This article examines East-West differences in abortion opinion in the German mass public. The article explains East Germans' greater support for abortion by differences in the social characteristics of individuals and by the social context of religion. I focus specifically on both individual and contextual effects of religion and on women's place in the workforce. Analyses of 1991 survey data indicate that two main factors explain differences in the abortion opinion of East and West Germany. First, opinions on abortion differ primarily as a result of the social composition of the two societies; secularization and high levels of women's employment produce more support for abortion in East Germany. Second, separate analyses in East and West Germany indicate that the significant factors explaining abortion opinion differed in 1991. For East Germans, women's employment played a significant role in determining abortion opinion, while religious denomination did not. In contrast, West Germans are largely unaffected by women's employment status, although the factors that determine abortion attitudes differ by sex. A replication of the analysis with 1996 data indicates the growing importance of religion in the East. However, women's employment continues to be insignificant in explaining abortion attitudes in West Germany.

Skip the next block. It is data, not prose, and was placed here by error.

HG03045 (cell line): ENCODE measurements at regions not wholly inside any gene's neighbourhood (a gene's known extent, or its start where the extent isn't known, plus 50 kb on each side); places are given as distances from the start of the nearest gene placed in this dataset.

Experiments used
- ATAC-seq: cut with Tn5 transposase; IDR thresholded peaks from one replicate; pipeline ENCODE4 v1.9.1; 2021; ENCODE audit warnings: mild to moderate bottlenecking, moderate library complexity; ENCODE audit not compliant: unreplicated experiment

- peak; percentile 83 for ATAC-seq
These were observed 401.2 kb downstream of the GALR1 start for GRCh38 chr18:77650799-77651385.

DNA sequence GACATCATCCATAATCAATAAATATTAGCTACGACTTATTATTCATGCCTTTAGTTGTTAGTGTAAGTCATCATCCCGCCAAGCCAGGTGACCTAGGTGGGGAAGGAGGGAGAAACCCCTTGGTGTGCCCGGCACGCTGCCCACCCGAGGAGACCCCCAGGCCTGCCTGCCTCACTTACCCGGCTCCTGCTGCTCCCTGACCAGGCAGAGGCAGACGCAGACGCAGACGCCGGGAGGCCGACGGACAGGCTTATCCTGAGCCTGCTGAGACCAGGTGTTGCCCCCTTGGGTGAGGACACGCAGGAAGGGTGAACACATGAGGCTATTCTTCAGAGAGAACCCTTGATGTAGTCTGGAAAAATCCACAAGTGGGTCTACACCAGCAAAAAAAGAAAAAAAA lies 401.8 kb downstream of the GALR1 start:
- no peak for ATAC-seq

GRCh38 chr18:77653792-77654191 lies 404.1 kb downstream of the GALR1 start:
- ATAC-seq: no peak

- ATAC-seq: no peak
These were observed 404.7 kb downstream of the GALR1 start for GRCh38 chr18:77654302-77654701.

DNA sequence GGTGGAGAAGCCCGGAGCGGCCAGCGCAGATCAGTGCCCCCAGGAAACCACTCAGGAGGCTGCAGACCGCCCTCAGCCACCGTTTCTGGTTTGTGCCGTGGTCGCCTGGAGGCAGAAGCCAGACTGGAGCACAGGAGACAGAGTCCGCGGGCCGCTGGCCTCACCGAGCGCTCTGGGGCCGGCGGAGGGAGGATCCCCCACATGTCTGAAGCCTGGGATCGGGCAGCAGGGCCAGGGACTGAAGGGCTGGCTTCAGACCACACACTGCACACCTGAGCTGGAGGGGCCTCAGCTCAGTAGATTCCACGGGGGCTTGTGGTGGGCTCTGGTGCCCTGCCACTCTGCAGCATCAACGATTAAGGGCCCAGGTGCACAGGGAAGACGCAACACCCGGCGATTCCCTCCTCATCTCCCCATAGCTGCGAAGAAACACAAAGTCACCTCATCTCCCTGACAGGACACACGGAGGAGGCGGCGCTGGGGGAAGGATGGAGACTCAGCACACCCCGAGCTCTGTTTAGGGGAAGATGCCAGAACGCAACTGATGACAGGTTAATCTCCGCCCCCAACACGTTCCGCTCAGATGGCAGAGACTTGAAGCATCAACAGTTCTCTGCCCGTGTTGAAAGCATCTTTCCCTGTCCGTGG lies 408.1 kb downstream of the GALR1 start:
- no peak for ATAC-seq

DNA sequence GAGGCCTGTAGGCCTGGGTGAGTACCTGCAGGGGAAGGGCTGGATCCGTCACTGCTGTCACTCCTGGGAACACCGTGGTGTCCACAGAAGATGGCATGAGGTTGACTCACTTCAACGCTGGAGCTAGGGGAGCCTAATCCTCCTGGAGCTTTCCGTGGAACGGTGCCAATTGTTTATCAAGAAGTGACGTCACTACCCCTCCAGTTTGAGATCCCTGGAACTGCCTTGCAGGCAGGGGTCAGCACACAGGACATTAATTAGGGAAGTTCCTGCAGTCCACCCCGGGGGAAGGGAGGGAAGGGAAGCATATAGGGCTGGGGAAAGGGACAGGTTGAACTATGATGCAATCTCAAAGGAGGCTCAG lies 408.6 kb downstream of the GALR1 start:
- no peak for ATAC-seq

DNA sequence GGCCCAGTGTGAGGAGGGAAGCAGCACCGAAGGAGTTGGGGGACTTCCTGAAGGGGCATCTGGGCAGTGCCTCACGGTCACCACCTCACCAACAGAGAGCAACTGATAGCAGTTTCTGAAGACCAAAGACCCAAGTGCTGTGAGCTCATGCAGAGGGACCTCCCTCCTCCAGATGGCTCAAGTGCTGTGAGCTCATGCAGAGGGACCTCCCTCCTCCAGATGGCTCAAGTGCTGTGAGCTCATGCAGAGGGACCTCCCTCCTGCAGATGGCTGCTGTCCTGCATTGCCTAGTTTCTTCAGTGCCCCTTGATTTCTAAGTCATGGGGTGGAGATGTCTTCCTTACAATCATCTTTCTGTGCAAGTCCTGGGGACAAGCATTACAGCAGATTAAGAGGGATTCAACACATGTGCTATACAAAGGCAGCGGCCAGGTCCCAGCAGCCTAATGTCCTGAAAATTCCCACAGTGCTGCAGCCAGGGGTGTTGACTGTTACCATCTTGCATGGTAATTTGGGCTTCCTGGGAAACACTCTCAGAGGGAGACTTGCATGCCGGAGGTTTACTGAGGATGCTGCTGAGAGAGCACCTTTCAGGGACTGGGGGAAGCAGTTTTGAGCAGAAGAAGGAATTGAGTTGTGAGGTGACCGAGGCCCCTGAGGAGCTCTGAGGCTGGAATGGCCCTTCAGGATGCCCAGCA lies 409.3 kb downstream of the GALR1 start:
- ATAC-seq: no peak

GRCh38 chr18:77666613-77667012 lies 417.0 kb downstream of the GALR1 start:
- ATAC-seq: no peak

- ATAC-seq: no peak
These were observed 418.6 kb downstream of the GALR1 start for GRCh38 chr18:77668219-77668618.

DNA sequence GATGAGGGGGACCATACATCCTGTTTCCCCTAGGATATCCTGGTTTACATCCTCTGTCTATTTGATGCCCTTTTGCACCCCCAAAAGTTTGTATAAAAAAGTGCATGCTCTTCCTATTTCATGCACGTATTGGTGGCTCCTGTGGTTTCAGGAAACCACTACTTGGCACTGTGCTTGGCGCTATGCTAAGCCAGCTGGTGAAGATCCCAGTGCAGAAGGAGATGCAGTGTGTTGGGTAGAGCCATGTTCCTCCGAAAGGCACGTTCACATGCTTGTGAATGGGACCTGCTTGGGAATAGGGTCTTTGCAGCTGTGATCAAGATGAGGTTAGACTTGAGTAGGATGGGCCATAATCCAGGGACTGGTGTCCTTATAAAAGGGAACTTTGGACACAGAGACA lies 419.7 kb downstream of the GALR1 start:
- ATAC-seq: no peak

All Science Journal Classification (ASJC) codes
- Sociology and Political Science
- General Social Sciences
- History and Philosophy of Science